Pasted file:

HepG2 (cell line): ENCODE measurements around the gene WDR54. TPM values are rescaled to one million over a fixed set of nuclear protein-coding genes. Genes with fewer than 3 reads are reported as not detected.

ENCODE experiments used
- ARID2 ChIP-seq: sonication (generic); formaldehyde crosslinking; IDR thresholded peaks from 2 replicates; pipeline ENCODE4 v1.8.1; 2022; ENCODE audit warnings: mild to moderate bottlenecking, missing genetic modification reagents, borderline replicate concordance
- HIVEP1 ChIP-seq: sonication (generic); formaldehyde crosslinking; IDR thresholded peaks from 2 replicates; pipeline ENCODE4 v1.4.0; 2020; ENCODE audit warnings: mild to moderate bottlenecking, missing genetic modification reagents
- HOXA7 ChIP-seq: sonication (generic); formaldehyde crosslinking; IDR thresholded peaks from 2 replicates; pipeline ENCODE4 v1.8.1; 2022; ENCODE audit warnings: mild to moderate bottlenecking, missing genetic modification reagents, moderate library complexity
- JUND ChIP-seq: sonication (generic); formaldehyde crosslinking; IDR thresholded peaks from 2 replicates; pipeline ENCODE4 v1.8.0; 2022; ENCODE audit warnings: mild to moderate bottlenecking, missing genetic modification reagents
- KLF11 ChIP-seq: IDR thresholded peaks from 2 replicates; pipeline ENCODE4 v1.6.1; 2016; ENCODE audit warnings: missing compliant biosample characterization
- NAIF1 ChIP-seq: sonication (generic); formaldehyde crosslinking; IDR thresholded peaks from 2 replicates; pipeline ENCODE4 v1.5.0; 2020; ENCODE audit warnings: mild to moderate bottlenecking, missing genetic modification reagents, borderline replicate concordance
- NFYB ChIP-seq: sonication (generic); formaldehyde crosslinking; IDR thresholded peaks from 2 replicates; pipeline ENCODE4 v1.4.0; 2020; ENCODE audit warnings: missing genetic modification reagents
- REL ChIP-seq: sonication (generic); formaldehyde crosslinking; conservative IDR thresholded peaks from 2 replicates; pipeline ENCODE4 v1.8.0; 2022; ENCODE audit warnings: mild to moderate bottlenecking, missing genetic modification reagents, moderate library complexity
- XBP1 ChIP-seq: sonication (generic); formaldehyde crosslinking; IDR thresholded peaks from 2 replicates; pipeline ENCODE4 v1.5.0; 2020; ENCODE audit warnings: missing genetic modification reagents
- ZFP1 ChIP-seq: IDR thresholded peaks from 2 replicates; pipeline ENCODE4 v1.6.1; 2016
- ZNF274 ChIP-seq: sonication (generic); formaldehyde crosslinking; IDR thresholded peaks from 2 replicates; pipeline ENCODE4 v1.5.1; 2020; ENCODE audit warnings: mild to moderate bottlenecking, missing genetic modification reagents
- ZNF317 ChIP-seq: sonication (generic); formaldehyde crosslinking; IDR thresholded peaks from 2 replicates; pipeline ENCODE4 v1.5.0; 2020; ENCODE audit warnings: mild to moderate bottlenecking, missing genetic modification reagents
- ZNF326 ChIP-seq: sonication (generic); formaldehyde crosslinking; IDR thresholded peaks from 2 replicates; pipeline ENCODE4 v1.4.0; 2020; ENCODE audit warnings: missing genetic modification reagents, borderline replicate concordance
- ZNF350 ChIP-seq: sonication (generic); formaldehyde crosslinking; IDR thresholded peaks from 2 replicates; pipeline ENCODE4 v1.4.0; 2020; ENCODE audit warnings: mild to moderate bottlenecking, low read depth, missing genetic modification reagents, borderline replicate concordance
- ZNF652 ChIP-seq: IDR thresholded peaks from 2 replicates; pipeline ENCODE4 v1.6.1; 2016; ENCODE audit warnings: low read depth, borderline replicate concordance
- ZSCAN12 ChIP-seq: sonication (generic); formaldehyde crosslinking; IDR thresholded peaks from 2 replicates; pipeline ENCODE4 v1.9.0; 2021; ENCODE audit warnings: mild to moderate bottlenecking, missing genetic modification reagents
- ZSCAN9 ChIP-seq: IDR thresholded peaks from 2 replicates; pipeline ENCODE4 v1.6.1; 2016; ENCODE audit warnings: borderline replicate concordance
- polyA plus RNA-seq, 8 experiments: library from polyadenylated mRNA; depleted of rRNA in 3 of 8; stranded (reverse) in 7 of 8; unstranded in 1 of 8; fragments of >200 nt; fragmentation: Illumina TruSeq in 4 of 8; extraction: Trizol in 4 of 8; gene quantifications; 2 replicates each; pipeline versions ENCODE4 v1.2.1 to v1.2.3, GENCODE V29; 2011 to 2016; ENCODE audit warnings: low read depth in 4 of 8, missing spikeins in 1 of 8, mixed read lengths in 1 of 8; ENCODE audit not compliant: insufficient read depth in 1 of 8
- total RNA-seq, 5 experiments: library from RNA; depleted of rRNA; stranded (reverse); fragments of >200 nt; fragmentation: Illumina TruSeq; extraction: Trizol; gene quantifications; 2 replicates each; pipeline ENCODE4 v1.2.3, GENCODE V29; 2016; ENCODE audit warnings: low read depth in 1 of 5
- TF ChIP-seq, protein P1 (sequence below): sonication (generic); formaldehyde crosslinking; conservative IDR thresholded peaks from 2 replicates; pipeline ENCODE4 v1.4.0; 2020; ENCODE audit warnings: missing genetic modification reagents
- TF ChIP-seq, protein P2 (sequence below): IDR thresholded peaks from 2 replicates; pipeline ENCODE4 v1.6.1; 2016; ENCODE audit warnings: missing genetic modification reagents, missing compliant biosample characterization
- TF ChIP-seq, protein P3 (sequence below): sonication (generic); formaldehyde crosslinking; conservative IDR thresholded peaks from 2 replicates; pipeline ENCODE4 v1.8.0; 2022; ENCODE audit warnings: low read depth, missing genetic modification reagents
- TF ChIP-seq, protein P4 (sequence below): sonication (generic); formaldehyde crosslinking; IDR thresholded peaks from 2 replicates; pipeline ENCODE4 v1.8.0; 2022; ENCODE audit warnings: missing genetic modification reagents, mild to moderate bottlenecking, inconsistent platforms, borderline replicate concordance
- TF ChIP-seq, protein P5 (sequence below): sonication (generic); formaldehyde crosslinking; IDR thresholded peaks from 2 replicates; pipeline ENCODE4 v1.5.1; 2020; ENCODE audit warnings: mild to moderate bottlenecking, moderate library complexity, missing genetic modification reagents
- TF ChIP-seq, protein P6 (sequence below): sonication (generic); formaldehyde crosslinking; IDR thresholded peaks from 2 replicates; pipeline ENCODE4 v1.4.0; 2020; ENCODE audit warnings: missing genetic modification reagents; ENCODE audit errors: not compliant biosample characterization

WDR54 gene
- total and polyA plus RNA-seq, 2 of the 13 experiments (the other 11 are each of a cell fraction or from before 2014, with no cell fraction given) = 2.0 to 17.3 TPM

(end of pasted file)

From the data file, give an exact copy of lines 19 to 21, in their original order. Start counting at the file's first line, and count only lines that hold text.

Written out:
- ZSCAN9 ChIP-seq: IDR thresholded peaks from 2 replicates; pipeline ENCODE4 v1.6.1; 2016; ENCODE audit warnings: borderline replicate concordance
- polyA plus RNA-seq, 8 experiments: library from polyadenylated mRNA; depleted of rRNA in 3 of 8; stranded (reverse) in 7 of 8; unstranded in 1 of 8; fragments of >200 nt; fragmentation: Illumina TruSeq in 4 of 8; extraction: Trizol in 4 of 8; gene quantifications; 2 replicates each; pipeline versions ENCODE4 v1.2.1 to v1.2.3, GENCODE V29; 2011 to 2016; ENCODE audit warnings: low read depth in 4 of 8, missing spikeins in 1 of 8, mixed read lengths in 1 of 8; ENCODE audit not compliant: insufficient read depth in 1 of 8
- total RNA-seq, 5 experiments: library from RNA; depleted of rRNA; stranded (reverse); fragments of >200 nt; fragmentation: Illumina TruSeq; extraction: Trizol; gene quantifications; 2 replicates each; pipeline ENCODE4 v1.2.3, GENCODE V29; 2016; ENCODE audit warnings: low read depth in 1 of 5